Politics, democracy and the media: Case studies in Fiji, Tonga and the Solomon Islands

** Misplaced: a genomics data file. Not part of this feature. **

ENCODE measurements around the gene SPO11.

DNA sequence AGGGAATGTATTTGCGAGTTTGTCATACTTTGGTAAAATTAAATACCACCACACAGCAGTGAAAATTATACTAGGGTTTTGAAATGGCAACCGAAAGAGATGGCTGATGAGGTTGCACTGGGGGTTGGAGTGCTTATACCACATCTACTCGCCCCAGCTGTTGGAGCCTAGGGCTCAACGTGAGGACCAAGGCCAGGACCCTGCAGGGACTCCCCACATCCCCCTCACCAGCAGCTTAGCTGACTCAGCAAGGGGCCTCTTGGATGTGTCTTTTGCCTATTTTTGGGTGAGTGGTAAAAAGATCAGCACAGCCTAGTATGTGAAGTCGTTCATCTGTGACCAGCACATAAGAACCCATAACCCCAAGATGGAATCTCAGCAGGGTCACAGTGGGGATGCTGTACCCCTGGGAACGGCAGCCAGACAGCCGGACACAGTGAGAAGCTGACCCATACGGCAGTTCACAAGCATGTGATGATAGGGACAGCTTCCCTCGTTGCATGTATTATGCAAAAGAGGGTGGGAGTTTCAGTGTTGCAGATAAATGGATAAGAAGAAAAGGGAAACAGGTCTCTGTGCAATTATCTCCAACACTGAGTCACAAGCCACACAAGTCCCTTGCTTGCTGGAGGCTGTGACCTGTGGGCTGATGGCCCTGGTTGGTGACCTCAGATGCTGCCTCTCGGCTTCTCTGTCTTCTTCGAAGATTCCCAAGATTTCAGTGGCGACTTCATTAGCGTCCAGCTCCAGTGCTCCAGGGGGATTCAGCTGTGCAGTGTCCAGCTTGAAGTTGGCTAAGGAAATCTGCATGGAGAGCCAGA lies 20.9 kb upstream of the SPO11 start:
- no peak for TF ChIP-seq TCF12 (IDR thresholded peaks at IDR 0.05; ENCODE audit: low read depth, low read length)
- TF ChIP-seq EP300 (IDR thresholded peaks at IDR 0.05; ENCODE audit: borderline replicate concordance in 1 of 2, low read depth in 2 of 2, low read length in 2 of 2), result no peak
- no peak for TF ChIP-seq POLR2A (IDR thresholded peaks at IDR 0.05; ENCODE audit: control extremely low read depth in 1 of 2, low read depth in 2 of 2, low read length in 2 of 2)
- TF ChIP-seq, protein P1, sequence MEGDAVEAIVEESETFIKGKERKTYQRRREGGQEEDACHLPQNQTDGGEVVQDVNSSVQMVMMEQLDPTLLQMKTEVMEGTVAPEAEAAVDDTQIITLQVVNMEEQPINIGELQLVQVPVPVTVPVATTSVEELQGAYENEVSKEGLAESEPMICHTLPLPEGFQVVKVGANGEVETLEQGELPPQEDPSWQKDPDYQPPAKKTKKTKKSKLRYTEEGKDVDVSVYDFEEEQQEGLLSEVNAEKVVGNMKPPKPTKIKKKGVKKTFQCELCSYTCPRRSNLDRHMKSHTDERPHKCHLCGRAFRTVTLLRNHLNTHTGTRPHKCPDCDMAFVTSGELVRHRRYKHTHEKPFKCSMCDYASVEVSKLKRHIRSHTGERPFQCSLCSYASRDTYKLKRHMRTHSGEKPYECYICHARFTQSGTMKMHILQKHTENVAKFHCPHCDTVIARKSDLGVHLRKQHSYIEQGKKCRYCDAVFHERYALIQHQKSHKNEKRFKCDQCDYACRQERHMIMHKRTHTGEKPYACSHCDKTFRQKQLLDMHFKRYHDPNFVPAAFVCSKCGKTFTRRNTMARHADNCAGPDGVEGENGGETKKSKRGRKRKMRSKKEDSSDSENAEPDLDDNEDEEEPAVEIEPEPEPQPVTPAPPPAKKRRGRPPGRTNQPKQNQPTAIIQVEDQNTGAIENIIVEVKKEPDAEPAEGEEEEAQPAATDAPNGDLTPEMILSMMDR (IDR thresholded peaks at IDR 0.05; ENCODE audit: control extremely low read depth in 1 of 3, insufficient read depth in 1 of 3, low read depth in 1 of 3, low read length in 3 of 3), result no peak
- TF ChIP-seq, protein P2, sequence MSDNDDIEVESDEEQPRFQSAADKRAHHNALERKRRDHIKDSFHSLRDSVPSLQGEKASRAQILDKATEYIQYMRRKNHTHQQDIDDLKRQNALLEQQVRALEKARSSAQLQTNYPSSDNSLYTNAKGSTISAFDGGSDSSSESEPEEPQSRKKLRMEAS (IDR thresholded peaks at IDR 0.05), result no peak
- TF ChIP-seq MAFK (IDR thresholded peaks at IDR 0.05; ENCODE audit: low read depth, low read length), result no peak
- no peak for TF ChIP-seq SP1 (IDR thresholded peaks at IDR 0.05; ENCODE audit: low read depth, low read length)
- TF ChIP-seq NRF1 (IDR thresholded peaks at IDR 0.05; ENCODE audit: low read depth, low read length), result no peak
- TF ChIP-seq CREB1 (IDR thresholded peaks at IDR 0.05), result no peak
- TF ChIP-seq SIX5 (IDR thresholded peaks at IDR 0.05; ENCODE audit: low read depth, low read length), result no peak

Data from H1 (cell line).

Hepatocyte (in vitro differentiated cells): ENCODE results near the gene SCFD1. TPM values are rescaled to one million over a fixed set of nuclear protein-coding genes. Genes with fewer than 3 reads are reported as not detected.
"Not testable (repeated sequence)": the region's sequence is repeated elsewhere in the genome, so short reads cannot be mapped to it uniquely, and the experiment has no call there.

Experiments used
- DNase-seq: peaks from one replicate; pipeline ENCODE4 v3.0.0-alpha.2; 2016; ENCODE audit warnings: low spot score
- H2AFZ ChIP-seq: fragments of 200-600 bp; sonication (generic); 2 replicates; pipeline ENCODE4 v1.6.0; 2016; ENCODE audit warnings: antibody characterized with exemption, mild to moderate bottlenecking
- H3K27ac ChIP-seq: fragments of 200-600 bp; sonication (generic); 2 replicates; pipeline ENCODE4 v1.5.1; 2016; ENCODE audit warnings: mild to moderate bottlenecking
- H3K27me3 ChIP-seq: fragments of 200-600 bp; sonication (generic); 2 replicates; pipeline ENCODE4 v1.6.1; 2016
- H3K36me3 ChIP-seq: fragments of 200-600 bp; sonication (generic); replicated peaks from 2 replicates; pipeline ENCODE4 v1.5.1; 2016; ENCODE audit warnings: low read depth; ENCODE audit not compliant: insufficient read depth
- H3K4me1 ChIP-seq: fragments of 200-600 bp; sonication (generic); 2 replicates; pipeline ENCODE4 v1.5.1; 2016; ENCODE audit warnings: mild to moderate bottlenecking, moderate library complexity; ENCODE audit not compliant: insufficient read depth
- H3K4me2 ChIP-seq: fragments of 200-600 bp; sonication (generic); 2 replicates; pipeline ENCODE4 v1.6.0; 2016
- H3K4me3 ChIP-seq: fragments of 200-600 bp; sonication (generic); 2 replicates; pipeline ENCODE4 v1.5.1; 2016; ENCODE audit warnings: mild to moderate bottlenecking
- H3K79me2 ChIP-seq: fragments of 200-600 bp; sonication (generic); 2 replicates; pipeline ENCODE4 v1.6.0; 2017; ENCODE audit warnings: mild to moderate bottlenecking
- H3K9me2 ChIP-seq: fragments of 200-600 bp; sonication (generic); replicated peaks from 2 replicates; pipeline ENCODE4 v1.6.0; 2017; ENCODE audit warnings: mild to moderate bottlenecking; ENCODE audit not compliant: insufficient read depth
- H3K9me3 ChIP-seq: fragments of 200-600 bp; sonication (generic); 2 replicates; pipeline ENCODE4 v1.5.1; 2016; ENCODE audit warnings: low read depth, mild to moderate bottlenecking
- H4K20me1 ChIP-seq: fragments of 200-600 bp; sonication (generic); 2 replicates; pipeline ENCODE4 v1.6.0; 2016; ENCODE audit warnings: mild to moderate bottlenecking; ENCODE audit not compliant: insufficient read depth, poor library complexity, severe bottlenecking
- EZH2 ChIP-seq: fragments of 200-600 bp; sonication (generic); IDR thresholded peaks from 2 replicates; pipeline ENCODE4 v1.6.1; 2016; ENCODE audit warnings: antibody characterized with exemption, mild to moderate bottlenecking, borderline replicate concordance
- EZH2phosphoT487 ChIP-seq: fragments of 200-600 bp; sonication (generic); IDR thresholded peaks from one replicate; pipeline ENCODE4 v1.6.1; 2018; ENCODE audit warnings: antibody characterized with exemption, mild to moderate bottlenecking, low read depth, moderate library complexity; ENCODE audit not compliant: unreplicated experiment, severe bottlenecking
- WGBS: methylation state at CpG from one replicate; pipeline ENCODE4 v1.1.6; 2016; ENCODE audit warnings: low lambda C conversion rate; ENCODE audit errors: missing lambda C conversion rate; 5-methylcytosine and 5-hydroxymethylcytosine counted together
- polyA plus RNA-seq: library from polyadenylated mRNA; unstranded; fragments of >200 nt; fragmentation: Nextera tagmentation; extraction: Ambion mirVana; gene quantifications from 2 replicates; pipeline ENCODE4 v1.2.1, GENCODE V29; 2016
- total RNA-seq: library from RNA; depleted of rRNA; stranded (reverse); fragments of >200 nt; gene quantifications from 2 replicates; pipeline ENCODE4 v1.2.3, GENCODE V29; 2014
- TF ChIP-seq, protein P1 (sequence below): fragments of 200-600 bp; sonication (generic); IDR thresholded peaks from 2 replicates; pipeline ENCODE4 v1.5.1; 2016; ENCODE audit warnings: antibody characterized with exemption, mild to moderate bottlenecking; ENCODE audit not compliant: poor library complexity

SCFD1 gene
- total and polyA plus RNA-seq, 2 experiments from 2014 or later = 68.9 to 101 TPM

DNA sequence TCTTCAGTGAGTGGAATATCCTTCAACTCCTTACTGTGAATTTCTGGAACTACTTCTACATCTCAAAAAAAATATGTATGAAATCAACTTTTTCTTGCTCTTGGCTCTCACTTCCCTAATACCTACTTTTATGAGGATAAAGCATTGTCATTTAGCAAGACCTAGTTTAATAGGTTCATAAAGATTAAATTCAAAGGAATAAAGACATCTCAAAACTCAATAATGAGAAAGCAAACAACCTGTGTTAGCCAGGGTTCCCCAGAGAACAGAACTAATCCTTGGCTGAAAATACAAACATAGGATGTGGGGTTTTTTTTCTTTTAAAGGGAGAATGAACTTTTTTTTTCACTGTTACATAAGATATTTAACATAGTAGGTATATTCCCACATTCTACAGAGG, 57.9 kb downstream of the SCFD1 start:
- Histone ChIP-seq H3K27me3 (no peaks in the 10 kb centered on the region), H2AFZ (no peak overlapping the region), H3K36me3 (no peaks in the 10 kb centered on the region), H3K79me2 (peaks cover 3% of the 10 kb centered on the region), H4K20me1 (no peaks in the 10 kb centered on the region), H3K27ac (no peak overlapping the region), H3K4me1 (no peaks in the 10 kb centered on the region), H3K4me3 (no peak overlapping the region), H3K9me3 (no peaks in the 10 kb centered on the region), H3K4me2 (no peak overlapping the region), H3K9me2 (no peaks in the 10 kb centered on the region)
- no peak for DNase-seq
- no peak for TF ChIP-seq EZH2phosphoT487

This article looks at three South Pacific Island nations—Fiji, Tonga and the Solomon Islands—in terms of some landmark changes occurring in their political arenas. Fiji, beset by racial and political problems culminating in three coups, is experimenting with a multiracial, multiparty cabinet that could be emulated by other multiethnic countries. Tonga, a Polynesian monarchy, has recently seen an unprecedented number of protest marches against the ruling elite, the death of its King, and is in experiencing palpable democratic changes. In the Solomons, the strong desire for a fairer political system was manifested in the 2006 riots in Honiara. It caught the Regional Assistance Mission to the Solomon Islands (RAMSI) napping and brought into question the sufficiency and focus of Australia’s intervention policy in the country. The media has been a key player in these events. Regularly accused of adding fuel to fire in its coverage of crises, the media faces constant government pressure in all three countries. This article argues that rather than the media, the sources of discontent and instability are self-serving leaders clinging to outdated political systems. The authors believe political reform, not media control, is needed.
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